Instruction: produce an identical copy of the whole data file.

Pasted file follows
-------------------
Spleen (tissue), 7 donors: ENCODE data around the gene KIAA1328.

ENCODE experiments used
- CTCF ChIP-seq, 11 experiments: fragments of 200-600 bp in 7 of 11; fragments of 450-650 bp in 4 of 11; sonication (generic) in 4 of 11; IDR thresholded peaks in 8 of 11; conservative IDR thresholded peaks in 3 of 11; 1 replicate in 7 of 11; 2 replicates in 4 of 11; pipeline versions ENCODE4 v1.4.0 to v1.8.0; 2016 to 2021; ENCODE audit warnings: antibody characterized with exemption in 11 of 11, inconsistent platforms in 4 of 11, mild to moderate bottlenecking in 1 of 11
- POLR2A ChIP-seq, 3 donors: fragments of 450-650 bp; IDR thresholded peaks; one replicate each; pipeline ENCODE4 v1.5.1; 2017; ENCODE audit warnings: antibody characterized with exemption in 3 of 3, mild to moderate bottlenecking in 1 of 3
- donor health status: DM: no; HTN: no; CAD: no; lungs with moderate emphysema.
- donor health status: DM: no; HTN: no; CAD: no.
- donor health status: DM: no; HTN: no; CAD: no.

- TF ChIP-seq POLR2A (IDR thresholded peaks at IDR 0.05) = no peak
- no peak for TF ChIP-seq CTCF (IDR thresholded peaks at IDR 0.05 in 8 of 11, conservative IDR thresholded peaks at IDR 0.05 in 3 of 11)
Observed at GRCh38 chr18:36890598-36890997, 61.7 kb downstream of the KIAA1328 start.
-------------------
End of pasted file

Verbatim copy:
Spleen (tissue), 7 donors: ENCODE data around the gene KIAA1328.

ENCODE experiments used
- CTCF ChIP-seq, 11 experiments: fragments of 200-600 bp in 7 of 11; fragments of 450-650 bp in 4 of 11; sonication (generic) in 4 of 11; IDR thresholded peaks in 8 of 11; conservative IDR thresholded peaks in 3 of 11; 1 replicate in 7 of 11; 2 replicates in 4 of 11; pipeline versions ENCODE4 v1.4.0 to v1.8.0; 2016 to 2021; ENCODE audit warnings: antibody characterized with exemption in 11 of 11, inconsistent platforms in 4 of 11, mild to moderate bottlenecking in 1 of 11
- POLR2A ChIP-seq, 3 donors: fragments of 450-650 bp; IDR thresholded peaks; one replicate each; pipeline ENCODE4 v1.5.1; 2017; ENCODE audit warnings: antibody characterized with exemption in 3 of 3, mild to moderate bottlenecking in 1 of 3
- donor health status: DM: no; HTN: no; CAD: no; lungs with moderate emphysema.
- donor health status: DM: no; HTN: no; CAD: no.
- donor health status: DM: no; HTN: no; CAD: no.

- TF ChIP-seq POLR2A (IDR thresholded peaks at IDR 0.05) = no peak
- no peak for TF ChIP-seq CTCF (IDR thresholded peaks at IDR 0.05 in 8 of 11, conservative IDR thresholded peaks at IDR 0.05 in 3 of 11)
Observed at GRCh38 chr18:36890598-36890997, 61.7 kb downstream of the KIAA1328 start.